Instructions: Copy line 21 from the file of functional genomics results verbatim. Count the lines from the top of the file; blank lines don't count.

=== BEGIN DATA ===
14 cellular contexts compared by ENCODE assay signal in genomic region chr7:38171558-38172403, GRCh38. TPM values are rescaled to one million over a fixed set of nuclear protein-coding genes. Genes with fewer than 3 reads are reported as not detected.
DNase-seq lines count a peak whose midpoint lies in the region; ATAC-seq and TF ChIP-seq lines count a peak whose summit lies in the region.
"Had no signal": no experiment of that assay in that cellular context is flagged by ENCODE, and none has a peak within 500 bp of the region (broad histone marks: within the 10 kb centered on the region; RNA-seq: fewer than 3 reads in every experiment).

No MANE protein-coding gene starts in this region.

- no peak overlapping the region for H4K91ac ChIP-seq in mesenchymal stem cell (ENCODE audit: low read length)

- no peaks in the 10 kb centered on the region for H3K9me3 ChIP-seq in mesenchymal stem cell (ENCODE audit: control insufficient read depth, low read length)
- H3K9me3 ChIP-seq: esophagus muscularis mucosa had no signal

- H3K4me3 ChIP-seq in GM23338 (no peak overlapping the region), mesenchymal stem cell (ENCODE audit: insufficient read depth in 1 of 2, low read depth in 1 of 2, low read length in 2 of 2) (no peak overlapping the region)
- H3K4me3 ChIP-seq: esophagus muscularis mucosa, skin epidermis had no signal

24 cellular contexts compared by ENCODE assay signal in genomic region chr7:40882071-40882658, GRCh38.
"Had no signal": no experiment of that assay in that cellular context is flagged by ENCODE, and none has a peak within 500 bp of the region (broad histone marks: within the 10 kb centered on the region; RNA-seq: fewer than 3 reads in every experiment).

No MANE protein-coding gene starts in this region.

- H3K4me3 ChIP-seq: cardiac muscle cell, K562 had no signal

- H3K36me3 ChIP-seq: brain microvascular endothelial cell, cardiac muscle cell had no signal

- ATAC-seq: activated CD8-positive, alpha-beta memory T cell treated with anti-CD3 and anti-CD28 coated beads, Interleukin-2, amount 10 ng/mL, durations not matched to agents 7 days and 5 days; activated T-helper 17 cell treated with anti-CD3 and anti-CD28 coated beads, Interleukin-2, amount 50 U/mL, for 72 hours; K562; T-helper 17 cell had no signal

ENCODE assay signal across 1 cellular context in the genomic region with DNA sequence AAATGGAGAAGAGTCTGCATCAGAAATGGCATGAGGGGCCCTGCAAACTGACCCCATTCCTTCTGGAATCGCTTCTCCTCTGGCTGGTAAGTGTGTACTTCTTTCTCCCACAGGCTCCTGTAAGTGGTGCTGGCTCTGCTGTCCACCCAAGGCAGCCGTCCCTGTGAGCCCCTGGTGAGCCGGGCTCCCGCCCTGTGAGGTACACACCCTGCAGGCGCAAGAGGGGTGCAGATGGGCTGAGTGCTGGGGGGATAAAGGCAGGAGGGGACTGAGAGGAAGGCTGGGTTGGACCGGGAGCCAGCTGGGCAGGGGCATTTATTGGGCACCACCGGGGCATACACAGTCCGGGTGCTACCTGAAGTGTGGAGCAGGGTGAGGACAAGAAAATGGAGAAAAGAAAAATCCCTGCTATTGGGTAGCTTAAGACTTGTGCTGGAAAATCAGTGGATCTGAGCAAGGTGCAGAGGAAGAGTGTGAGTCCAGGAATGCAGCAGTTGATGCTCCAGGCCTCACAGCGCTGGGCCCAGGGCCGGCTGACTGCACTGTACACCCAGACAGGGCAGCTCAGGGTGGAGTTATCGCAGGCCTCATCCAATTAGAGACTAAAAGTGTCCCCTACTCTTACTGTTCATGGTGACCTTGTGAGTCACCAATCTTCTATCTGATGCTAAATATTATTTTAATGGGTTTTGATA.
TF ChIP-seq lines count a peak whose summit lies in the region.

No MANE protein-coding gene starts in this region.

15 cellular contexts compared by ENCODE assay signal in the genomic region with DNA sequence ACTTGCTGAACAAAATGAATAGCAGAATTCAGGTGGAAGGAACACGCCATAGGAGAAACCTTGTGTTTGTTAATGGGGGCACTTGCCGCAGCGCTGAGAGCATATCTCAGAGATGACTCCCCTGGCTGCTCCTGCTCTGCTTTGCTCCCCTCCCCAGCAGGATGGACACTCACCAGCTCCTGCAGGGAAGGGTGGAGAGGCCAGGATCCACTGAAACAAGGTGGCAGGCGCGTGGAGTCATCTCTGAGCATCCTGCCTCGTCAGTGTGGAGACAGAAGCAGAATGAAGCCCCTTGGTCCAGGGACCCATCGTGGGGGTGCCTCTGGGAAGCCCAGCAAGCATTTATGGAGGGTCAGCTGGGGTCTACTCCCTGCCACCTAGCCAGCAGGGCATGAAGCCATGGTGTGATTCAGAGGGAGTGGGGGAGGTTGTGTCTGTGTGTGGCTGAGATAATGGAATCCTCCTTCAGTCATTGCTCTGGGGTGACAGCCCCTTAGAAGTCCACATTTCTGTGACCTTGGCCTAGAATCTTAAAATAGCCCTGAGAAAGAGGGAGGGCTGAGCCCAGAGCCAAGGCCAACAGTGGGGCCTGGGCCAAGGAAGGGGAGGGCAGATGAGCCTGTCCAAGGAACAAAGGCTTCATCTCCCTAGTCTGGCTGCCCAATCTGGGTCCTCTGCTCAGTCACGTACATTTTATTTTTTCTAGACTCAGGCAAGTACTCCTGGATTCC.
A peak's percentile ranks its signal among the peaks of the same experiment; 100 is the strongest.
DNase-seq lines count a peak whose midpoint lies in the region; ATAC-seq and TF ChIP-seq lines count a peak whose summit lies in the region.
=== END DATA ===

DNase-seq lines count a peak whose midpoint lies in the region; ATAC-seq and TF ChIP-seq lines count a peak whose summit lies in the region.